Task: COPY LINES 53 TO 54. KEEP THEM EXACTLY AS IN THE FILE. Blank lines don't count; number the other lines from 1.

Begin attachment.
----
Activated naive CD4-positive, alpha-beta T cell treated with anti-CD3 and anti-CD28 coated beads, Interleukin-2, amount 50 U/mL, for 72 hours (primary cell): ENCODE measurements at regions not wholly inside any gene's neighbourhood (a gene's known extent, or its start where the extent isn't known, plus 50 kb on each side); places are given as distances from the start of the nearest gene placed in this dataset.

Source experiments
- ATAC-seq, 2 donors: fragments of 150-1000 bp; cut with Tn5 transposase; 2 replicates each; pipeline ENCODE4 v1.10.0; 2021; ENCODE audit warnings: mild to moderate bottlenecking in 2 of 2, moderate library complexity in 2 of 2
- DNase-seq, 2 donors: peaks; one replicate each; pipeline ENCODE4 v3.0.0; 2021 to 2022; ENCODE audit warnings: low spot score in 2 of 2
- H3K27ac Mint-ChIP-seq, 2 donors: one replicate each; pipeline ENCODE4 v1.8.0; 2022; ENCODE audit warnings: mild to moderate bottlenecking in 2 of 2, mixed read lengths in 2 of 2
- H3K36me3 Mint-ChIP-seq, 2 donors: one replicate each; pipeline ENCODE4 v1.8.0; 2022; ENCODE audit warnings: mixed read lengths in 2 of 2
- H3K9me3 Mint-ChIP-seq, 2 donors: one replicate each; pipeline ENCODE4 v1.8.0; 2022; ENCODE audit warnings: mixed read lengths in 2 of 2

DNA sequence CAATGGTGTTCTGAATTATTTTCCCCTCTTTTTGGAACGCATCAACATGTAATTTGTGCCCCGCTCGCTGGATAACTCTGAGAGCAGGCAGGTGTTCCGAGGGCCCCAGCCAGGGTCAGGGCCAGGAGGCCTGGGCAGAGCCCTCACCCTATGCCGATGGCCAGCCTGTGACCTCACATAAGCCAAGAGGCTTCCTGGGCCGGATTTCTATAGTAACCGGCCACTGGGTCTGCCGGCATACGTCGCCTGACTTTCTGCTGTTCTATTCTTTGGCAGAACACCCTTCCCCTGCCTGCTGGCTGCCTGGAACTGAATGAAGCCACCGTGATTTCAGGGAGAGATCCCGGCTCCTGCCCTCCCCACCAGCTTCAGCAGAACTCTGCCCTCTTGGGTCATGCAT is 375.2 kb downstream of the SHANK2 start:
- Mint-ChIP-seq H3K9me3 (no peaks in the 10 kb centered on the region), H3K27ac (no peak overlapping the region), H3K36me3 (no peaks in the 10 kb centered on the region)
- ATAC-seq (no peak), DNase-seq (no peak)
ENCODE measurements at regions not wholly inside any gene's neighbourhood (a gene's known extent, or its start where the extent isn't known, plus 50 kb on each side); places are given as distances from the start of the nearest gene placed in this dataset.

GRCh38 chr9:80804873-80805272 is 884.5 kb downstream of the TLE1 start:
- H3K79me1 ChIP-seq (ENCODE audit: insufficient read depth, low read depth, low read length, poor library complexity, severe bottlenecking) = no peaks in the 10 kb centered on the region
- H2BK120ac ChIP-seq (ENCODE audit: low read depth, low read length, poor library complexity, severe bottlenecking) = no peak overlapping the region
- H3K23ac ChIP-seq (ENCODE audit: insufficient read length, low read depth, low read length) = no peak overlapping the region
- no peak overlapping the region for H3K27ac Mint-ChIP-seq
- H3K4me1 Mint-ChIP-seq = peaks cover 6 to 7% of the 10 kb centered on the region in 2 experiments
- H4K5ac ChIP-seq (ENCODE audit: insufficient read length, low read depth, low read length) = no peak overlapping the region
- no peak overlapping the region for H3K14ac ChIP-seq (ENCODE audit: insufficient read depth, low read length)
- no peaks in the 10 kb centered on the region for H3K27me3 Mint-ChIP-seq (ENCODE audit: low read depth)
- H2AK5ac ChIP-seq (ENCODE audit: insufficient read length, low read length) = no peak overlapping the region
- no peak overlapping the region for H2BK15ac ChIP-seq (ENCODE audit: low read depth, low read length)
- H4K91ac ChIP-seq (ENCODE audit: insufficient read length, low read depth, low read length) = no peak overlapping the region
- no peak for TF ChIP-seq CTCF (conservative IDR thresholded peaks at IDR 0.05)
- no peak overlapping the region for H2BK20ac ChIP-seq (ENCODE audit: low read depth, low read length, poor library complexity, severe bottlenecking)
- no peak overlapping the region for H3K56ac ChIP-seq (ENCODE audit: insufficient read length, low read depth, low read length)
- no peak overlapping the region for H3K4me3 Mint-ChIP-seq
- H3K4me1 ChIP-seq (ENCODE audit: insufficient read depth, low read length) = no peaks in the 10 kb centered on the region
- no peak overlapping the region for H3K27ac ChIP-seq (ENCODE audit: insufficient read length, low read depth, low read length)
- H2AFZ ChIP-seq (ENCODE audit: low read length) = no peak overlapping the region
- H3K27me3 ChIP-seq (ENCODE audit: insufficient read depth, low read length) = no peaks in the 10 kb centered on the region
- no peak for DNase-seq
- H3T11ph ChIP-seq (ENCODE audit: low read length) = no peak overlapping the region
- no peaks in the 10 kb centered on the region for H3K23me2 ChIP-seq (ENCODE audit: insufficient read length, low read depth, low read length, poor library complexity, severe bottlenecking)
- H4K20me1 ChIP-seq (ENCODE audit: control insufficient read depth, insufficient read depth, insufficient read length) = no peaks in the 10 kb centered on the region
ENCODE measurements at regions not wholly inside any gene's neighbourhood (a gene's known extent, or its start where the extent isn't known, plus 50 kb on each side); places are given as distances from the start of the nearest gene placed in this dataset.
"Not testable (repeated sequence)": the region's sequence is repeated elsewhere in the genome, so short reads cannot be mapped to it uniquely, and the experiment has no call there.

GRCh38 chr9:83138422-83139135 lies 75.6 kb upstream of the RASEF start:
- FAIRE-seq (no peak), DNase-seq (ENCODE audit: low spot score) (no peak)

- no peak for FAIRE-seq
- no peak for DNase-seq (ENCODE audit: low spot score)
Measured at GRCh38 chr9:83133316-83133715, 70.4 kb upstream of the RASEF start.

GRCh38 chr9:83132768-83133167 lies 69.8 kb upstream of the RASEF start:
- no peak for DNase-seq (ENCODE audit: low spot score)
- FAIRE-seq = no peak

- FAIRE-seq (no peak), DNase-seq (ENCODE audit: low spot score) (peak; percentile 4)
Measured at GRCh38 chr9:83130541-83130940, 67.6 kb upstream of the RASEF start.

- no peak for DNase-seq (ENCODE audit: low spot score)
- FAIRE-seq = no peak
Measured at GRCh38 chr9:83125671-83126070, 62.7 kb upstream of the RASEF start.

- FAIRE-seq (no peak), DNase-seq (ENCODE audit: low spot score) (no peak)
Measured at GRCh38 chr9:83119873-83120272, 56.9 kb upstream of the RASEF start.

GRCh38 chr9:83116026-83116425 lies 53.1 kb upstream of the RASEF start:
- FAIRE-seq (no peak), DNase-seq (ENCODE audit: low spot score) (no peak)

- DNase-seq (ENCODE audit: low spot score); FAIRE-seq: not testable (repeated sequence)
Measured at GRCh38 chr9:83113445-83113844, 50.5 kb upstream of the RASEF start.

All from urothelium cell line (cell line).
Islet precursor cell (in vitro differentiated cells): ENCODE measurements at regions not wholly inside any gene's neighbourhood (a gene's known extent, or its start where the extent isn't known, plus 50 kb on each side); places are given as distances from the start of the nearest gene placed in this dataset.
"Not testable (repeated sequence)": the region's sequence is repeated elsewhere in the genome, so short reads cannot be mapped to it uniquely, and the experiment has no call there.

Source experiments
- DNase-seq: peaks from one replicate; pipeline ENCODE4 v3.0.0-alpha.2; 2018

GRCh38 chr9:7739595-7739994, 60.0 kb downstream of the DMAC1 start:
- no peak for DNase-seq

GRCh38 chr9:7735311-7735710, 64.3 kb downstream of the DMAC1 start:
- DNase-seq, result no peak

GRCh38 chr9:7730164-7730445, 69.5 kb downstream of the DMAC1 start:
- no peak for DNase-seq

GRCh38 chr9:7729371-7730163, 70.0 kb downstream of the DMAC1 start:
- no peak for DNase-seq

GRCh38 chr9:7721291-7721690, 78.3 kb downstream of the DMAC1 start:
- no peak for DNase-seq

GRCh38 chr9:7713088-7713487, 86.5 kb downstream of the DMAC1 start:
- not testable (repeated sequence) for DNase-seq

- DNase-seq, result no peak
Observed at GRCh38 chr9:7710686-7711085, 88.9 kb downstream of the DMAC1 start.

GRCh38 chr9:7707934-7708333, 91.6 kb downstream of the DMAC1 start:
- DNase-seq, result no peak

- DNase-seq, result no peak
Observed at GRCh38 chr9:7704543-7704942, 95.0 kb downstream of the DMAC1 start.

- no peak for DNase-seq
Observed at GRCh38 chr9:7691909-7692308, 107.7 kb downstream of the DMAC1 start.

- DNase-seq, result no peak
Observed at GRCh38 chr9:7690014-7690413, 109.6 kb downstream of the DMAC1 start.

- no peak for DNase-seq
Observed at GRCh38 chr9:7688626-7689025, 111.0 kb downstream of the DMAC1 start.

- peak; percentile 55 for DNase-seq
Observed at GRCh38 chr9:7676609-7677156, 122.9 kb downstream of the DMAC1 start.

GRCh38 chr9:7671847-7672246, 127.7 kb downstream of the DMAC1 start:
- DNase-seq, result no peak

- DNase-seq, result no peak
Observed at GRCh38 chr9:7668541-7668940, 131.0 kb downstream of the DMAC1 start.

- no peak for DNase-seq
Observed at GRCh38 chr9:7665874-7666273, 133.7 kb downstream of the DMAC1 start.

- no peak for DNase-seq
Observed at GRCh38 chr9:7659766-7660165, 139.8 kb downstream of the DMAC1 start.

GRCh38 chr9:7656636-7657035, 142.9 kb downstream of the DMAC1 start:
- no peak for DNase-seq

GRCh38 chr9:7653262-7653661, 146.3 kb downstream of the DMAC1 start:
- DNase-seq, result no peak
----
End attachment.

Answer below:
GRCh38 chr9:83116026-83116425 lies 53.1 kb upstream of the RASEF start:
- FAIRE-seq (no peak), DNase-seq (ENCODE audit: low spot score) (no peak)